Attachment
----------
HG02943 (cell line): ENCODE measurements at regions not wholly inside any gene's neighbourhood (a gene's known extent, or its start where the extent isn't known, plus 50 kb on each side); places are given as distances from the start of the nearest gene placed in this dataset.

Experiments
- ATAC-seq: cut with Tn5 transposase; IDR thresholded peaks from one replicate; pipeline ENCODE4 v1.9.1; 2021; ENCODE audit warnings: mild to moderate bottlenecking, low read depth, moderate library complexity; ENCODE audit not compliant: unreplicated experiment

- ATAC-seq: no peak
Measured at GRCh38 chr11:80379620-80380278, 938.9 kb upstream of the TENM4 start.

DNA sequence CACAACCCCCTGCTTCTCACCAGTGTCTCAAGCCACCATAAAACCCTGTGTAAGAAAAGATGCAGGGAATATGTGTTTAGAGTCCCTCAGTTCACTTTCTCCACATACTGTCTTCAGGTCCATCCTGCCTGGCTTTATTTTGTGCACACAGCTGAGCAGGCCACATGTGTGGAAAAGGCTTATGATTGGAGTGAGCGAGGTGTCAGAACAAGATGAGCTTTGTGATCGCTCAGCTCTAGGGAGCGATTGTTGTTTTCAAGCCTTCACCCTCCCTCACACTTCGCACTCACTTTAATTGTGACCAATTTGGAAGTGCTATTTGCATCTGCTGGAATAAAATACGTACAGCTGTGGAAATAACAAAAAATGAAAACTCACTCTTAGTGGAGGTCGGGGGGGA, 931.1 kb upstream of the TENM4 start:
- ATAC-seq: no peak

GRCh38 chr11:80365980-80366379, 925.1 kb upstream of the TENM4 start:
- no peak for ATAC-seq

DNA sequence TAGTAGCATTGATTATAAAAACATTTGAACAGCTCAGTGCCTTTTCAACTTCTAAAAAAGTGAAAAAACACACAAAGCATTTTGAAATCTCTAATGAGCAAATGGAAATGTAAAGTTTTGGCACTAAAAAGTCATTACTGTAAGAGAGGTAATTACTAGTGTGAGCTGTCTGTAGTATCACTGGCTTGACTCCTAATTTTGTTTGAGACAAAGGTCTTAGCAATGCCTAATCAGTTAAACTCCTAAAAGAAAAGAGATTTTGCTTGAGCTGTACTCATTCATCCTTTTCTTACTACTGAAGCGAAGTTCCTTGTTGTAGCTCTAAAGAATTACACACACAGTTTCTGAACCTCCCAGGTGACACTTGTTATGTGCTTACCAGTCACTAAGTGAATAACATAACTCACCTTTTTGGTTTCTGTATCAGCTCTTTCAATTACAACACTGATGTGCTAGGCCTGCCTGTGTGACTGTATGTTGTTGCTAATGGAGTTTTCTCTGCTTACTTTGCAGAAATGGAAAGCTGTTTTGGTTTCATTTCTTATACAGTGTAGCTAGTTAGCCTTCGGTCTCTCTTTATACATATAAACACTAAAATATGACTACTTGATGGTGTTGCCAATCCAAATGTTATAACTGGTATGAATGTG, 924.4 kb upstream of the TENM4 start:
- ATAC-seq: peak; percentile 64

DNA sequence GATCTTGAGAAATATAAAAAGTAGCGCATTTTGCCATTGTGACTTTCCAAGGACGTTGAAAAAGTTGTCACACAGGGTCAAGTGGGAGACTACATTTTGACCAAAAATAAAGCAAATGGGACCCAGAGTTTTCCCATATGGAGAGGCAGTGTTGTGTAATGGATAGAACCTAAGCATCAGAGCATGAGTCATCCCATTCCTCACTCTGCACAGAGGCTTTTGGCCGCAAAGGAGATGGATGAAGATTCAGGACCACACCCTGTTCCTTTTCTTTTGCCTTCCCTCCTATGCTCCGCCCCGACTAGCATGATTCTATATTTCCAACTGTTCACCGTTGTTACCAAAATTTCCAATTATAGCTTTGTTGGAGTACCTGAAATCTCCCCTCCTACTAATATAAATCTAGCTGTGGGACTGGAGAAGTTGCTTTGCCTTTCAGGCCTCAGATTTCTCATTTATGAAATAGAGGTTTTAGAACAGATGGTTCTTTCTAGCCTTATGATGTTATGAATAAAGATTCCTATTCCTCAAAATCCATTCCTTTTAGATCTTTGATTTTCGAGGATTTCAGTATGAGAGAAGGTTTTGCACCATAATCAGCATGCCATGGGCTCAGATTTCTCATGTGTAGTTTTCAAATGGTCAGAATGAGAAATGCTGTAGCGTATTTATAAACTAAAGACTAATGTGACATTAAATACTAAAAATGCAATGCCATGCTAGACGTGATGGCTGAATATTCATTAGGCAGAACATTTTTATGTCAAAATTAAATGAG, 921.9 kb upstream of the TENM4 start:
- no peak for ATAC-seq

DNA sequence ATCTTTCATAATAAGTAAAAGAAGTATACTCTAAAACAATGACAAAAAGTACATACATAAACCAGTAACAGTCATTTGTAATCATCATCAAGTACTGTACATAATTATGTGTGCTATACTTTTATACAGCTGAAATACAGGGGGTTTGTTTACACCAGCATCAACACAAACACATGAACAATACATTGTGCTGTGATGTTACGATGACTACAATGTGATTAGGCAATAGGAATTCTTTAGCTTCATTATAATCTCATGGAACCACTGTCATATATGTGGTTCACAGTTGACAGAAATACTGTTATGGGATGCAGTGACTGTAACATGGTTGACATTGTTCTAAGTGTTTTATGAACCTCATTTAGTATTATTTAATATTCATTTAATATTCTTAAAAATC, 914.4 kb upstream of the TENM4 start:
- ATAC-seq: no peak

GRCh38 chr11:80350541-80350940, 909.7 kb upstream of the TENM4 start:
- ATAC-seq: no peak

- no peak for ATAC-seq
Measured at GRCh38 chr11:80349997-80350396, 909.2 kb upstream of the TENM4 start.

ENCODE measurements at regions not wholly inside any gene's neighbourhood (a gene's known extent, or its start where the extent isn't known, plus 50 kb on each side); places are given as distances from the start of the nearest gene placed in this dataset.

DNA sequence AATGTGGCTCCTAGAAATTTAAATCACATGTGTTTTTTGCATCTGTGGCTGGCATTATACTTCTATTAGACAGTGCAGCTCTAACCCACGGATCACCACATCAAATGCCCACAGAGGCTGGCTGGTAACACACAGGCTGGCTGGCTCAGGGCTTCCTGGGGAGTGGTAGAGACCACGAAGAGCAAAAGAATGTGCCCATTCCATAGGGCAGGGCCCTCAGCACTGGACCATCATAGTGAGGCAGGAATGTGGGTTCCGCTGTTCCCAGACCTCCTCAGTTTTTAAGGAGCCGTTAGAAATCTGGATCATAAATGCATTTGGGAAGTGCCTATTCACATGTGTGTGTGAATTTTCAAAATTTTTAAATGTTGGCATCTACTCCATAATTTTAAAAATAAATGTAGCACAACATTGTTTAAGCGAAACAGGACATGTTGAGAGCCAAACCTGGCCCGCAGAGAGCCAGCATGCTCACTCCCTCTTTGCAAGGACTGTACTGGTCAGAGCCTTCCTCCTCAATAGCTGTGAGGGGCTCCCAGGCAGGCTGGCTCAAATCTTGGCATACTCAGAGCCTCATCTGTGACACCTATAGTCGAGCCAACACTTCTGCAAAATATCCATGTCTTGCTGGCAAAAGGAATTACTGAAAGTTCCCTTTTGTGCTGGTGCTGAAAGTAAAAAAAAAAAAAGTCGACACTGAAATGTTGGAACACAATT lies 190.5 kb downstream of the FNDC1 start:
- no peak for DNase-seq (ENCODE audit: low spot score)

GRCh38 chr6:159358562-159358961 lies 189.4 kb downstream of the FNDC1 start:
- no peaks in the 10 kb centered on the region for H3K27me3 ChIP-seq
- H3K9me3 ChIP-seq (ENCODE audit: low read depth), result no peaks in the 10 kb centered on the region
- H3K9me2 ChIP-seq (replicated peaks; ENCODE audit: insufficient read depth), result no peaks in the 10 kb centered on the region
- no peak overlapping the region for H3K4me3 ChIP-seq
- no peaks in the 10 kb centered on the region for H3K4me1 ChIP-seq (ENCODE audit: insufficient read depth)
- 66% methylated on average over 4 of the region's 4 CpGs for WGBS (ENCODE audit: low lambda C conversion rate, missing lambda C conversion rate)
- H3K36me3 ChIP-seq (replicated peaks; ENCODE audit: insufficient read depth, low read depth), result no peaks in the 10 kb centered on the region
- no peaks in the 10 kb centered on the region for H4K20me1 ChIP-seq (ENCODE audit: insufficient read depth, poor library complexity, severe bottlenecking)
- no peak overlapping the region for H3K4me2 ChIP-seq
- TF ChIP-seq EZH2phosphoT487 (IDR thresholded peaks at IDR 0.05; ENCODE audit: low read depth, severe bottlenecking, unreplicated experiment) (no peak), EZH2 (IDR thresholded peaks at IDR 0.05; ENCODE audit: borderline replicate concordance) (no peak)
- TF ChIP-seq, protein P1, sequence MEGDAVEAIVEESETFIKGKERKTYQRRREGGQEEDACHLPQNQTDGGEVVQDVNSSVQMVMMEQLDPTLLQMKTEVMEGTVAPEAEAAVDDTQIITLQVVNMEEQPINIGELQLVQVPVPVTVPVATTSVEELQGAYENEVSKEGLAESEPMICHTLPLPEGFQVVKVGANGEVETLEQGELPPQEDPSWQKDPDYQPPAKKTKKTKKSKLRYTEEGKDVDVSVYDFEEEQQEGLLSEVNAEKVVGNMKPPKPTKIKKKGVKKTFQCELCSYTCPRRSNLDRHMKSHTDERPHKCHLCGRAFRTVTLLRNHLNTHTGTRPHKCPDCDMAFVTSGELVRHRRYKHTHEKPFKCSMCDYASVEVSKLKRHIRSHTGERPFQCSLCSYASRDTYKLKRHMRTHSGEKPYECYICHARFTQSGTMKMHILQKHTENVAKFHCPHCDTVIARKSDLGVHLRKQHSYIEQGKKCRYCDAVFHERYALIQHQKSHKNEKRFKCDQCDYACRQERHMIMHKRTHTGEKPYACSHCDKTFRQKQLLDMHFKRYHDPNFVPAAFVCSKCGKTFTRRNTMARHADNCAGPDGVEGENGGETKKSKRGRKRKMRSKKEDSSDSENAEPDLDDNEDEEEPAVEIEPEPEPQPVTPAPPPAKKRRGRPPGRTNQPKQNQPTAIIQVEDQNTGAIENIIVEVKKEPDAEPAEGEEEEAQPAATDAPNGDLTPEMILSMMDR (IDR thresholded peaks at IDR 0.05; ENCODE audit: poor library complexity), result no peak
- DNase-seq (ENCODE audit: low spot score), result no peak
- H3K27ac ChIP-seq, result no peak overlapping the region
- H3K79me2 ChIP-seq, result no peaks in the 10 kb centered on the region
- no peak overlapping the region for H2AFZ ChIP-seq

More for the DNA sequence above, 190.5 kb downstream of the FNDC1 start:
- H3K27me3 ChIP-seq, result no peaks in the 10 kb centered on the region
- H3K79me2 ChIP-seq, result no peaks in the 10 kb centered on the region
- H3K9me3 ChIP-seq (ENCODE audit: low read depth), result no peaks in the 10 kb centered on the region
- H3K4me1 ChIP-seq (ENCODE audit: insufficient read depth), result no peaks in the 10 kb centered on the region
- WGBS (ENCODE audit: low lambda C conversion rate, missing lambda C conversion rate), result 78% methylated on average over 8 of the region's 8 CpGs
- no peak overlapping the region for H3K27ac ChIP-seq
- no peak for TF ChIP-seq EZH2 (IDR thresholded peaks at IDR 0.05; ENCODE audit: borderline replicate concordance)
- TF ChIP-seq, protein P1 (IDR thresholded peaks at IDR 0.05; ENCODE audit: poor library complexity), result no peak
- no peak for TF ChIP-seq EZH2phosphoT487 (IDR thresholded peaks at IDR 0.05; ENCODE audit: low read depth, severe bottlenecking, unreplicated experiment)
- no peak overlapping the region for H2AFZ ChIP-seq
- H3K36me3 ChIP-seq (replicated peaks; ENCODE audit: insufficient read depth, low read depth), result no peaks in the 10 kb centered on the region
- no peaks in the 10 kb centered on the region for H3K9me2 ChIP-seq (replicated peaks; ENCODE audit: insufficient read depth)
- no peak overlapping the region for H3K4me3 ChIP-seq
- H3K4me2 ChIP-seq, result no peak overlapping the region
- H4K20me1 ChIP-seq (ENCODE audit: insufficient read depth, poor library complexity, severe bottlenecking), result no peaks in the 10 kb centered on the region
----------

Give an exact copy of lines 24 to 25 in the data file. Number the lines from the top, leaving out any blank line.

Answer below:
- no peaks in the 10 kb centered on the region for H3K27me3 ChIP-seq
- H3K9me3 ChIP-seq (ENCODE audit: low read depth), result no peaks in the 10 kb centered on the region